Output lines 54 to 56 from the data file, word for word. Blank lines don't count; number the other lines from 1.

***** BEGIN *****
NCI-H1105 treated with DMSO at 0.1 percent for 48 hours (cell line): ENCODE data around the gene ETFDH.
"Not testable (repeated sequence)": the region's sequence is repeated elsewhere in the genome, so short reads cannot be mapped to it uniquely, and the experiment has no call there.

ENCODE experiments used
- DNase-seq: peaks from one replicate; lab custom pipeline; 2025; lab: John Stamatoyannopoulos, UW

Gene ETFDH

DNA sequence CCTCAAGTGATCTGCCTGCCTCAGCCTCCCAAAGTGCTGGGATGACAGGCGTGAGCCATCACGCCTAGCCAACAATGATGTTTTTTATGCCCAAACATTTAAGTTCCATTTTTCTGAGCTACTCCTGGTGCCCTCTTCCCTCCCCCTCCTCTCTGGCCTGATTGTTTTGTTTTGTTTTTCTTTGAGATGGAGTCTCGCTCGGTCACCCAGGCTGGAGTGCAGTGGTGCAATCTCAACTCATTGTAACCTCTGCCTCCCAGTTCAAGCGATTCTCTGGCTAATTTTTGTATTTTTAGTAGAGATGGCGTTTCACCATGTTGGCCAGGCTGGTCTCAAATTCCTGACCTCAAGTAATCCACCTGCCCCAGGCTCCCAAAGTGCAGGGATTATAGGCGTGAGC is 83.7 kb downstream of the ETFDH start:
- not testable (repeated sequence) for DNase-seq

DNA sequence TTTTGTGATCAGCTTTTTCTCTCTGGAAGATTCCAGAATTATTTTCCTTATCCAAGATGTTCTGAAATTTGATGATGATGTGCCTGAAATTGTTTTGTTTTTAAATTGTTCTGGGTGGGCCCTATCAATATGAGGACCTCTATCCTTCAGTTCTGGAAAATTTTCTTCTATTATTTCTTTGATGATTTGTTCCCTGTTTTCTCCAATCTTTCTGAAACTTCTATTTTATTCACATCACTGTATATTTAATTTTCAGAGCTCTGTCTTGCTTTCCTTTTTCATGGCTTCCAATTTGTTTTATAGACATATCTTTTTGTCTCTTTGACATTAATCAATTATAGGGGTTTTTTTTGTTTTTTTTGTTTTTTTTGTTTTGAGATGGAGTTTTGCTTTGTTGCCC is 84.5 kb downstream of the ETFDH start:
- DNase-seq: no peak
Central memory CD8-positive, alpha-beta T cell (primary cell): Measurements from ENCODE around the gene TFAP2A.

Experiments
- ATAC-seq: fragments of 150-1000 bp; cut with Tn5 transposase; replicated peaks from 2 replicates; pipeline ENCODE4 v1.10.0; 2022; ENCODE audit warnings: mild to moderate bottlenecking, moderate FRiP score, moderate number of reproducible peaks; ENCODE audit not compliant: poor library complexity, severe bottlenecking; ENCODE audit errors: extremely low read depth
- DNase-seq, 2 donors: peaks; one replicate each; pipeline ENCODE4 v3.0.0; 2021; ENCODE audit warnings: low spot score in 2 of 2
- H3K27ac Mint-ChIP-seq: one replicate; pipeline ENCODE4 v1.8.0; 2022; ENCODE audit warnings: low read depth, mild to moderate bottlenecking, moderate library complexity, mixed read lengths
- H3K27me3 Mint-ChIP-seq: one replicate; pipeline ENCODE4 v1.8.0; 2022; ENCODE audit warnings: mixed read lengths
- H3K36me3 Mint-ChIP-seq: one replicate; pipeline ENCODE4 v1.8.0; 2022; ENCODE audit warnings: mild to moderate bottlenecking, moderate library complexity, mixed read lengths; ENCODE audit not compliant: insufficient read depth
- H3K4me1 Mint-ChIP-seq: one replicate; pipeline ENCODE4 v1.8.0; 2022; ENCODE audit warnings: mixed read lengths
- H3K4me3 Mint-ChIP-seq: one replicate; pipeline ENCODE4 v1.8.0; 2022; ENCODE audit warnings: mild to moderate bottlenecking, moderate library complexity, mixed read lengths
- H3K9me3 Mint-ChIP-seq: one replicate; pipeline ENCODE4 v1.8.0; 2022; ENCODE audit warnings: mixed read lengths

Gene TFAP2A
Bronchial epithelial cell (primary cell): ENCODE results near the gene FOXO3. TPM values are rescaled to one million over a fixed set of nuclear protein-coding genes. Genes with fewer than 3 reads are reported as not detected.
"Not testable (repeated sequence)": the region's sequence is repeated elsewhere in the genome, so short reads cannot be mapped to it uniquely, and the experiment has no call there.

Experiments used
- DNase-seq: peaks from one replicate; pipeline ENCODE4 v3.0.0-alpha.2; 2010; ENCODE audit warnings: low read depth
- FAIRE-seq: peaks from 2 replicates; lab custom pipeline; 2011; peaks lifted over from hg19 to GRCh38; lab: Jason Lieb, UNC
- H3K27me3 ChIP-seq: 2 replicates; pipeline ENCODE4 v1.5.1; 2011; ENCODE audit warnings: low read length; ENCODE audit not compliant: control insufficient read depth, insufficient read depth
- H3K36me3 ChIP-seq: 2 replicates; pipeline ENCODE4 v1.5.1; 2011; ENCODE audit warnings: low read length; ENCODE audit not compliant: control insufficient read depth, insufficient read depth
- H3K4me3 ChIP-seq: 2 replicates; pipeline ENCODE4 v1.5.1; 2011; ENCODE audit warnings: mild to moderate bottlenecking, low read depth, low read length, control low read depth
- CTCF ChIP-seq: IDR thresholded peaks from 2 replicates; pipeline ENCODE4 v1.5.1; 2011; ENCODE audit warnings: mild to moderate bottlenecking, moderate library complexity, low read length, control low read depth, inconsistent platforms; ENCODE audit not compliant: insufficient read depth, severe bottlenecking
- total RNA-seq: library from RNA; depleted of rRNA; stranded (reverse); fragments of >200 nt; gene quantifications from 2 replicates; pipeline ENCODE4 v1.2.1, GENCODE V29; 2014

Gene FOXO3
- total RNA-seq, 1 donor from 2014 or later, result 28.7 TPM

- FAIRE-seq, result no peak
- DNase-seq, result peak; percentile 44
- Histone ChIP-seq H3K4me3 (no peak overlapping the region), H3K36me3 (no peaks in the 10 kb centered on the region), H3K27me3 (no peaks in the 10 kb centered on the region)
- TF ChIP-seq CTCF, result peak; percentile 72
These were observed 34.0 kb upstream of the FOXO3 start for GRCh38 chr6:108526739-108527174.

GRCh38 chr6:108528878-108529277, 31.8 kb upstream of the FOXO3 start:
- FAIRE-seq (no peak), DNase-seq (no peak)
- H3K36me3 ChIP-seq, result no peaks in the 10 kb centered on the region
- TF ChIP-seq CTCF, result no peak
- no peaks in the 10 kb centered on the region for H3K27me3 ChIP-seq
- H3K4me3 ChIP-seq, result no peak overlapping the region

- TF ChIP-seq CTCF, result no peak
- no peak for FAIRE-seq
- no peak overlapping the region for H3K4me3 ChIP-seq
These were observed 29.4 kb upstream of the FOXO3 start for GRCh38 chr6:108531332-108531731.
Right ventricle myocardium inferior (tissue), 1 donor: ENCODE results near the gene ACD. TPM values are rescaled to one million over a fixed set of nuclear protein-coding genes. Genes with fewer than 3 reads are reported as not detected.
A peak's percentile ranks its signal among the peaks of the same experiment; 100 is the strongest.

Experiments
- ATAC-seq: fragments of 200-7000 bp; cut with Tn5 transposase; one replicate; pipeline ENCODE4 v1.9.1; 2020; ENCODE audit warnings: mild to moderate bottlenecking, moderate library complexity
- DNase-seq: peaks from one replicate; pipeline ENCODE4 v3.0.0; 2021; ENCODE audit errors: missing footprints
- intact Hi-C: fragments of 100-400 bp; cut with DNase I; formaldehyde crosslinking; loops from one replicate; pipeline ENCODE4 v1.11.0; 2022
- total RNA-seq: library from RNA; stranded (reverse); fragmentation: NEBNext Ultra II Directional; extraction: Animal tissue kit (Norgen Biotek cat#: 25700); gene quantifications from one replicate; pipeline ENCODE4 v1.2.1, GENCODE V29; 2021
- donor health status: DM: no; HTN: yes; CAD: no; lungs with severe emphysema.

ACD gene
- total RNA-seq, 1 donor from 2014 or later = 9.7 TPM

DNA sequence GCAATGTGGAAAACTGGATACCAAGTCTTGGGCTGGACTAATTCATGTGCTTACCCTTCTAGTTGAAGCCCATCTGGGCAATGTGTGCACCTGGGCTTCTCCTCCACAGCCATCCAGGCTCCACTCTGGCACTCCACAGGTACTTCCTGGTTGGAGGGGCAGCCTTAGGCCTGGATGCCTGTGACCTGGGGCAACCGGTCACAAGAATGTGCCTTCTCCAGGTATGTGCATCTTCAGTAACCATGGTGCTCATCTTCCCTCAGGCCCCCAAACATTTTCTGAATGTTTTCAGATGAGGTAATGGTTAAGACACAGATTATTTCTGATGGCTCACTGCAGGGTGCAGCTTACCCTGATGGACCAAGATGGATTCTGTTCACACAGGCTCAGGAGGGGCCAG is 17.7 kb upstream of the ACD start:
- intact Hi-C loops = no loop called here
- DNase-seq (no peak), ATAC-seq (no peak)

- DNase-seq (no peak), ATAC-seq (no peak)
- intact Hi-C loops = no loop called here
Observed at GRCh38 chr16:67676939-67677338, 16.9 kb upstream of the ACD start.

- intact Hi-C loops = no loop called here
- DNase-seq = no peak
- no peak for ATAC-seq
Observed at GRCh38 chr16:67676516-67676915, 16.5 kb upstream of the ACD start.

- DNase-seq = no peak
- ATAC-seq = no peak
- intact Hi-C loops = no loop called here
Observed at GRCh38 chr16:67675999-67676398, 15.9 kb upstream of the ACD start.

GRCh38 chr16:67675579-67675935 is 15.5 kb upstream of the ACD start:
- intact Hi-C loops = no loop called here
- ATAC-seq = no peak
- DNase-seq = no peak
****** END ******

- total RNA-seq: library from RNA; stranded (reverse); fragmentation: NEBNext Ultra II Directional; extraction: Animal tissue kit (Norgen Biotek cat#: 25700); gene quantifications from one replicate; pipeline ENCODE4 v1.2.1, GENCODE V29; 2021
- donor health status: DM: no; HTN: yes; CAD: no; lungs with severe emphysema.

ACD gene